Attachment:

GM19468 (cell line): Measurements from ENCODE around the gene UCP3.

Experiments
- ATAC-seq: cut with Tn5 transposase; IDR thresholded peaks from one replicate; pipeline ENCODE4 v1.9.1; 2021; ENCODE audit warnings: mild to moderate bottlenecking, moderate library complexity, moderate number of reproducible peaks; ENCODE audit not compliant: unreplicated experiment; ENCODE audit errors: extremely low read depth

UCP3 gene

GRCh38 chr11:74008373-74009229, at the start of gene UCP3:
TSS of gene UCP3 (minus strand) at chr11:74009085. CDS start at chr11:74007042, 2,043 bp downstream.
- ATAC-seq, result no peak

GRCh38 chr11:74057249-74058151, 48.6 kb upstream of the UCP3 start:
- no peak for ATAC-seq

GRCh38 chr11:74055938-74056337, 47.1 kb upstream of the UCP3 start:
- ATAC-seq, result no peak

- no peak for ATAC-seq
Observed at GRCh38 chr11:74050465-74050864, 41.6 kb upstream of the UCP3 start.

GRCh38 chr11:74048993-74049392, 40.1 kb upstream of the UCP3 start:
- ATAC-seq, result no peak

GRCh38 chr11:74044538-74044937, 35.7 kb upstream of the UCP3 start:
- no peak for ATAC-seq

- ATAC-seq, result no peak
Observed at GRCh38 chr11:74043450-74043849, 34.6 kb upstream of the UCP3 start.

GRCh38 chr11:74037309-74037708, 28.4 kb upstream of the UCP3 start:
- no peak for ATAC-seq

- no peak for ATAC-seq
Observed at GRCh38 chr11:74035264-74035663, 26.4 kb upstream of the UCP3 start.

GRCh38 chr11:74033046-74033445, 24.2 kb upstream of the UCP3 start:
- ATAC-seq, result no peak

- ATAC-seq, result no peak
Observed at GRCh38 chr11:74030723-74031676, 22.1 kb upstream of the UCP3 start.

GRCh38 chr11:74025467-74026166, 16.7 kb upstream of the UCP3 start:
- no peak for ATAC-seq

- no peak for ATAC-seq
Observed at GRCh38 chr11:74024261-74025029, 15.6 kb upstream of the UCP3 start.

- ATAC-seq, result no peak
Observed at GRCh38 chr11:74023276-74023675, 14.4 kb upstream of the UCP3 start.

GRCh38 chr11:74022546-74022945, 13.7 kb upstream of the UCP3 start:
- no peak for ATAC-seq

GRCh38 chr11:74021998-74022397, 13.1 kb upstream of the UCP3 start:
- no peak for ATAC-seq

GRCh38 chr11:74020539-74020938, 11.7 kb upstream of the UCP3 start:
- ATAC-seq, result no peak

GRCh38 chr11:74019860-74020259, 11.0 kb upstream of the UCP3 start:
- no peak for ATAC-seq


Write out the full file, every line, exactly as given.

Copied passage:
GM19468 (cell line): Measurements from ENCODE around the gene UCP3.

Experiments
- ATAC-seq: cut with Tn5 transposase; IDR thresholded peaks from one replicate; pipeline ENCODE4 v1.9.1; 2021; ENCODE audit warnings: mild to moderate bottlenecking, moderate library complexity, moderate number of reproducible peaks; ENCODE audit not compliant: unreplicated experiment; ENCODE audit errors: extremely low read depth

UCP3 gene

GRCh38 chr11:74008373-74009229, at the start of gene UCP3:
TSS of gene UCP3 (minus strand) at chr11:74009085. CDS start at chr11:74007042, 2,043 bp downstream.
- ATAC-seq, result no peak

GRCh38 chr11:74057249-74058151, 48.6 kb upstream of the UCP3 start:
- no peak for ATAC-seq

GRCh38 chr11:74055938-74056337, 47.1 kb upstream of the UCP3 start:
- ATAC-seq, result no peak

- no peak for ATAC-seq
Observed at GRCh38 chr11:74050465-74050864, 41.6 kb upstream of the UCP3 start.

GRCh38 chr11:74048993-74049392, 40.1 kb upstream of the UCP3 start:
- ATAC-seq, result no peak

GRCh38 chr11:74044538-74044937, 35.7 kb upstream of the UCP3 start:
- no peak for ATAC-seq

- ATAC-seq, result no peak
Observed at GRCh38 chr11:74043450-74043849, 34.6 kb upstream of the UCP3 start.

GRCh38 chr11:74037309-74037708, 28.4 kb upstream of the UCP3 start:
- no peak for ATAC-seq

- no peak for ATAC-seq
Observed at GRCh38 chr11:74035264-74035663, 26.4 kb upstream of the UCP3 start.

GRCh38 chr11:74033046-74033445, 24.2 kb upstream of the UCP3 start:
- ATAC-seq, result no peak

- ATAC-seq, result no peak
Observed at GRCh38 chr11:74030723-74031676, 22.1 kb upstream of the UCP3 start.

GRCh38 chr11:74025467-74026166, 16.7 kb upstream of the UCP3 start:
- no peak for ATAC-seq

- no peak for ATAC-seq
Observed at GRCh38 chr11:74024261-74025029, 15.6 kb upstream of the UCP3 start.

- ATAC-seq, result no peak
Observed at GRCh38 chr11:74023276-74023675, 14.4 kb upstream of the UCP3 start.

GRCh38 chr11:74022546-74022945, 13.7 kb upstream of the UCP3 start:
- no peak for ATAC-seq

GRCh38 chr11:74021998-74022397, 13.1 kb upstream of the UCP3 start:
- no peak for ATAC-seq

GRCh38 chr11:74020539-74020938, 11.7 kb upstream of the UCP3 start:
- ATAC-seq, result no peak

GRCh38 chr11:74019860-74020259, 11.0 kb upstream of the UCP3 start:
- no peak for ATAC-seq